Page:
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Asheville Artist Reproduces Biltmore Sculpture

Estate History 06/21/22

Written By Jean Sexton

Asheville artist Alex Irvine has reproduced a Biltmore sculpture, and we couldn’t be more pleased with the wonderful results!

Biltmore sculpture removed for preservation

Known as Woman Reading with Dog, this charming depiction of a young woman reading a book with her canine companion at her knees was originally installed on the Library Terrace at Biltmore House.

Asheville artist reproduces Biltmore sculpture
Artist Alex Irvine worked from the original Biltmore sculpture in his Asheville-area studio to create two new versions for display at the estate.

Like many of the other sculptures found throughout Biltmore’s historic gardens, Woman Reading with Dog was French in origin. It was produced by Gossin Frères of Paris, a firm well known for their ornamental terra cotta fabrications.

After many years of exposure to the elements, Biltmore’s original sculpture had become unstable due to heavy deterioration, and was removed from the Library Terrace for preservation purposes.

Asheville artist commissioned to create new Biltmore sculpture

“We commissioned a replica from Asheville artist Alex Irvine after he worked with Biltmore’s conservation team on a project that involved recreating a missing arm and floral garland for a terra cotta sculpture located on the South Terrace of Biltmore House,” said Kara Warren, Preventive Conservation Specialist. “We’re fortunate to have the opportunity to work with such an exceptionally skilled ceramic artist who is located just miles from Biltmore Estate.”

To reproduce Woman Reading with Dog, Alex employed a multi-step process similar to the one used to create the original sculpture. He began his work by hand building the figure out of clay, scaling it 9% larger than the original to account for shrinkage during the drying and firing of the clay. The entire commission took more than two years to complete.

Original terra cotta sculpture (left); new copy (right) being hand-built around a metal armature that will help support the weight of the clay.
(L-R) The original sculpture and the new clay sculpture that will be used in the plaster mold of the final version. The arms are cast and fired separately.
The original sculpture was created by Gossin Frères of Paris. The re-creation is a perfect copy that includes the firm’s mark.
The mold for the new sculpture included 50 different sections, like this piece for one of the hands.
The sculpture’s arms were cast and fired separately from the rest of the figure and attached with steel pins the day after the sculpture was installed on the Library Terrace.
The newly re-created “Woman Reading with Dog” sculpture out of the kiln after being fired.
A close up of the sculpture reveals her serene expression and the beautiful detailing of her face and features.
Kara Warren, Preventive Conservation Specialist, discusses the sculpture with artist Alex Irvine in his studio. Credit: The Biltmore Company

The next step was the creation of a 50-part plaster mold of the replicated statue. The mold was assembled on the floor of the kiln in stages to allow access for handfuls of clay to be pressed into the mold to produce a hollow cast.

The legs inside the garment and internal structure were hand-built with slabs of clay. Once cast, the surface details were refined again in preparation for firing.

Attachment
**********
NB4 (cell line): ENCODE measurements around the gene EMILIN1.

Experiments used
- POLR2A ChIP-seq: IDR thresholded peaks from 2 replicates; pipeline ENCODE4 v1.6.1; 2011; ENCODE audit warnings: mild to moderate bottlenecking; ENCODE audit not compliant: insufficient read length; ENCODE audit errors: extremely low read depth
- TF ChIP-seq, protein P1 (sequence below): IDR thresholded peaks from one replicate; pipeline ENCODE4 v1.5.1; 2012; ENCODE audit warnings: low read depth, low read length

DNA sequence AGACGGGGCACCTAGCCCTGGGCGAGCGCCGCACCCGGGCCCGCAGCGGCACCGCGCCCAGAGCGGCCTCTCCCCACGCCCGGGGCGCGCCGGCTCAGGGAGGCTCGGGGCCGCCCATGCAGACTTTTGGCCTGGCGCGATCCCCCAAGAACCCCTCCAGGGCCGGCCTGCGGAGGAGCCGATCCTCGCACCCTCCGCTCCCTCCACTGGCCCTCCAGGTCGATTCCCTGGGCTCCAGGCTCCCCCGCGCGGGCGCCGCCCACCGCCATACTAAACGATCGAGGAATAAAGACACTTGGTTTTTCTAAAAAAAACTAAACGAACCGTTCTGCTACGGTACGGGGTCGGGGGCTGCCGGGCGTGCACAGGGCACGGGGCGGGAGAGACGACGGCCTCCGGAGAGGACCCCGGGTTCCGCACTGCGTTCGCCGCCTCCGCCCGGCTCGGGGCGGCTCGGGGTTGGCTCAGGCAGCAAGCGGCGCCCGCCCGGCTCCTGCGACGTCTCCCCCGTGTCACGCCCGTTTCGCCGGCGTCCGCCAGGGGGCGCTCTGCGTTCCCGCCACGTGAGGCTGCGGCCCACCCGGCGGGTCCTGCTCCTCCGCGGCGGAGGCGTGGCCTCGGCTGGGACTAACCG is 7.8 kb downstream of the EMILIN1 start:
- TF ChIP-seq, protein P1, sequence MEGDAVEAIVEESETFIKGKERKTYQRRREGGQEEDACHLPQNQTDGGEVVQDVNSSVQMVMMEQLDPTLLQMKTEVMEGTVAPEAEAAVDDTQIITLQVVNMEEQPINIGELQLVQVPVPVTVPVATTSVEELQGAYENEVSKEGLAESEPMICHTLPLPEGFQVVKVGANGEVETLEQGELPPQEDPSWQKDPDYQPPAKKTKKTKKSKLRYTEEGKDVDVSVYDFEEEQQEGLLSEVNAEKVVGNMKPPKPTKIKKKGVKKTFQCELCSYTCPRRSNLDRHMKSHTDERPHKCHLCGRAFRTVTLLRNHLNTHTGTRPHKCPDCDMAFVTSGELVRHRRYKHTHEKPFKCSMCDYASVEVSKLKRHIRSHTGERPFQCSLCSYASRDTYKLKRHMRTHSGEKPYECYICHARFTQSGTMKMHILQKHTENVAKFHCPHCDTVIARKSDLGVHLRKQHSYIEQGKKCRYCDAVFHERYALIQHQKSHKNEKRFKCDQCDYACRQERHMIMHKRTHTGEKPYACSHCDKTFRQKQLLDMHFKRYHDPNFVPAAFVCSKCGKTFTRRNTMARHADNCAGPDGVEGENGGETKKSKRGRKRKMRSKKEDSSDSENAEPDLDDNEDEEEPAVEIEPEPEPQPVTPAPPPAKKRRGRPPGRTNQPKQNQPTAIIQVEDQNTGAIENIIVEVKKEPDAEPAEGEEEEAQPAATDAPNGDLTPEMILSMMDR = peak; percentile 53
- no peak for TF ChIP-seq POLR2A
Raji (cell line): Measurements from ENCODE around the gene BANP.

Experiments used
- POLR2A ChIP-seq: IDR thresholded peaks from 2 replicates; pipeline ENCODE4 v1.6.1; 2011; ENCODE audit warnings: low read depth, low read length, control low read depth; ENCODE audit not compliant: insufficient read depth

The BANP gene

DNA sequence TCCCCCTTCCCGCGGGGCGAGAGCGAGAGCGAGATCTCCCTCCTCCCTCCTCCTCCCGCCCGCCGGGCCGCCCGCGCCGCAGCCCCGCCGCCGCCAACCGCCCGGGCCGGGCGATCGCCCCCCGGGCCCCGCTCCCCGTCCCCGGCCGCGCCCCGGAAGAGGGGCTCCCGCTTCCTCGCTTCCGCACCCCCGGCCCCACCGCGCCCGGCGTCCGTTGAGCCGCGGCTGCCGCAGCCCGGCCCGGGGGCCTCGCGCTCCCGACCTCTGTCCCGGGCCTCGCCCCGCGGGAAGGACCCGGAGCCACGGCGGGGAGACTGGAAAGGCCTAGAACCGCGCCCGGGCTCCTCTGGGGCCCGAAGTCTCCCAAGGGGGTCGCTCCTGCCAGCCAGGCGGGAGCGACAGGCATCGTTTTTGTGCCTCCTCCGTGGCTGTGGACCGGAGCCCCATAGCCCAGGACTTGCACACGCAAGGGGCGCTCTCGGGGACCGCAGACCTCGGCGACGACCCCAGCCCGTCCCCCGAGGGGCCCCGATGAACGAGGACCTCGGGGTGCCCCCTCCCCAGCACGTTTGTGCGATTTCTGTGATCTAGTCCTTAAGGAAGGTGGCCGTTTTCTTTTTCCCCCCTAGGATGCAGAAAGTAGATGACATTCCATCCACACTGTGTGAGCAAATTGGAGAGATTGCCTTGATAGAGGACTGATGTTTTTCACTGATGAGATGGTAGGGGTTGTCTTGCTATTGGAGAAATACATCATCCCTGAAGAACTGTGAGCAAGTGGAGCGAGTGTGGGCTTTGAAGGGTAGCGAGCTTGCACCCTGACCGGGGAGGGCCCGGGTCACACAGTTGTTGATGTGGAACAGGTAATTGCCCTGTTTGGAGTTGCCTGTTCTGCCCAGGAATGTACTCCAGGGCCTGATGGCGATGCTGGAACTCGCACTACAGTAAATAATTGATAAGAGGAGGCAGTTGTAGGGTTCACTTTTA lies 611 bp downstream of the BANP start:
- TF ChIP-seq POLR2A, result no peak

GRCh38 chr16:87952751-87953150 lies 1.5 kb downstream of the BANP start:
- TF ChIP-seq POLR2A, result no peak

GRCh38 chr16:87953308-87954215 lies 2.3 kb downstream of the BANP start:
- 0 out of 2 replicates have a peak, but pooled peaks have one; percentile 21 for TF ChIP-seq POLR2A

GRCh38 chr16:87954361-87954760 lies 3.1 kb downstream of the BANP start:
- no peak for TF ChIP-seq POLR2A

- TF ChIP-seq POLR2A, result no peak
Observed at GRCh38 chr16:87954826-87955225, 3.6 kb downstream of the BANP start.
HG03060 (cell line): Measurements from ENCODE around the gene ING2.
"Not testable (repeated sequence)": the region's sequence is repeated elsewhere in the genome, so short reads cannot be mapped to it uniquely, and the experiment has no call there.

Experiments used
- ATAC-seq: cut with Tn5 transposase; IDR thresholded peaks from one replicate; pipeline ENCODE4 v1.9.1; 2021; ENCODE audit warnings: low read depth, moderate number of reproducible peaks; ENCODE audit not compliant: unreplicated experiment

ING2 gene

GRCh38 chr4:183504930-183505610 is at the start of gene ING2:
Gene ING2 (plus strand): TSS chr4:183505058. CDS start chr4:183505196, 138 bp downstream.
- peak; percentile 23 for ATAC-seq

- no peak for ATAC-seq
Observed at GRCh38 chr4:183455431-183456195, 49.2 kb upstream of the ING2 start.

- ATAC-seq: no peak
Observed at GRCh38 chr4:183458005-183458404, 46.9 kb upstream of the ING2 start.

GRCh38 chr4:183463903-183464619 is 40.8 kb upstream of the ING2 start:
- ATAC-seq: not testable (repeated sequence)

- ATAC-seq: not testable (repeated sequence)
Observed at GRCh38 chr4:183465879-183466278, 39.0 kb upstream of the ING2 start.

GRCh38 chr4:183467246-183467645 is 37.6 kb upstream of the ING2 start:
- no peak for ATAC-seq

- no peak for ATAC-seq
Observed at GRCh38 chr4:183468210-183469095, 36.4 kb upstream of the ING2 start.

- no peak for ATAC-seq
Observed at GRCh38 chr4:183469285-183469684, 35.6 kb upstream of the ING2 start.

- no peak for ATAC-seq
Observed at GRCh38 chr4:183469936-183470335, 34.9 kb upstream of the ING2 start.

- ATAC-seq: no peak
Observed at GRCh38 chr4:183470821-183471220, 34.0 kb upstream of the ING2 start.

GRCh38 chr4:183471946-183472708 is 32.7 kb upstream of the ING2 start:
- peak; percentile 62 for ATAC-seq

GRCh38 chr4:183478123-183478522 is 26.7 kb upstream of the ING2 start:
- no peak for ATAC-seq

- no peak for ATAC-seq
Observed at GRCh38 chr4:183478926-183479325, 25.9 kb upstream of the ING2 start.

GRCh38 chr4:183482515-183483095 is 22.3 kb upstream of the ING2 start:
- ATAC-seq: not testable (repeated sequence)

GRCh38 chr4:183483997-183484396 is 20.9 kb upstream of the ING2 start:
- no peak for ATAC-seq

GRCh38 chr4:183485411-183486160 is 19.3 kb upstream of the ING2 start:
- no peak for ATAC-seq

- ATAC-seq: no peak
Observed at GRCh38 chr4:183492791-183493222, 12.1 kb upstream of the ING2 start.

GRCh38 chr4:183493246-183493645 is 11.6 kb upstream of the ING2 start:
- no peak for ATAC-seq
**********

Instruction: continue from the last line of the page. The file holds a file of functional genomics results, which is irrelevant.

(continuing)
The clay statue was slowly dried over six months and then fired very slowly to 2100ºF in a one-of-a-kind electric kiln built for this commission.

Installation of the new sculpture

The reproduction of Woman Reading with Dog was installed on the Library Terrace, in the same location as the original.

The replica of “Woman Reading with Dog” was carefully crated in Alex Irvine’s studio for its trip to the Library Terrace at Biltmore House. Her arms were attached with steel pins after installation was complete.
Alex Irvine, Kara Warren, and Trip Hudgins, Engineering Operations Manager, assist with the sculpture’s installation on the Library Terrace.
Asheville artist Alex Irvine oversees the prepping of the original limestone plinth on which the sculpture will be installed.
Delicate details like the dog’s tail could easily break during installation, so the artist and members of our Museum Services team handle the project with great care.
The final step of the process was to attach the sculpture’s arms with steel pins once the main installation was complete.
From this angle, you can see some of the wonderful details of the sculpture’s hand and arm, draped fabric, and even the dog’s teeth!

See preservation in action at Biltmore

Biltmore sculpture on the Library Terrace
“Woman Reading with Dog” installed on the Library Terrace of Biltmore House

In addition to viewing Woman Reading with Dog on the Library Terrace of Biltmore House, you can also view a second reproduction of this sculpture that was made as part of the process. The sculpture will be displayed in a niche in the back courtyard of Village Hotel on Biltmore Estate®.



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Helen Smith
3 months ago

Excellent reproduction! Since I am not just a Biltmore fan but a dog lover, I can’t wait to see it in person.

Kitty Hoover
3 months ago

So many talented Asheville artists! He performs his passion remarkably! Do you know if he has a studio that locals may visit?

Sue Ann
3 months ago

It looks amazing. I cannot wait to see it. Thank you for all the great details.

Keith Mitchem
3 months ago

So what happens to the original?

Jessi C.
3 months ago

I noticed it on the terrace right away when we visited last week! Very nice. Thank you for the behind-the-scenes article.

Donna Zoltanski
3 months ago

Amazing artist. A must-see. Love Biltmore!

Gillian Barr
2 months ago

When was the original first removed from the Terrace ?

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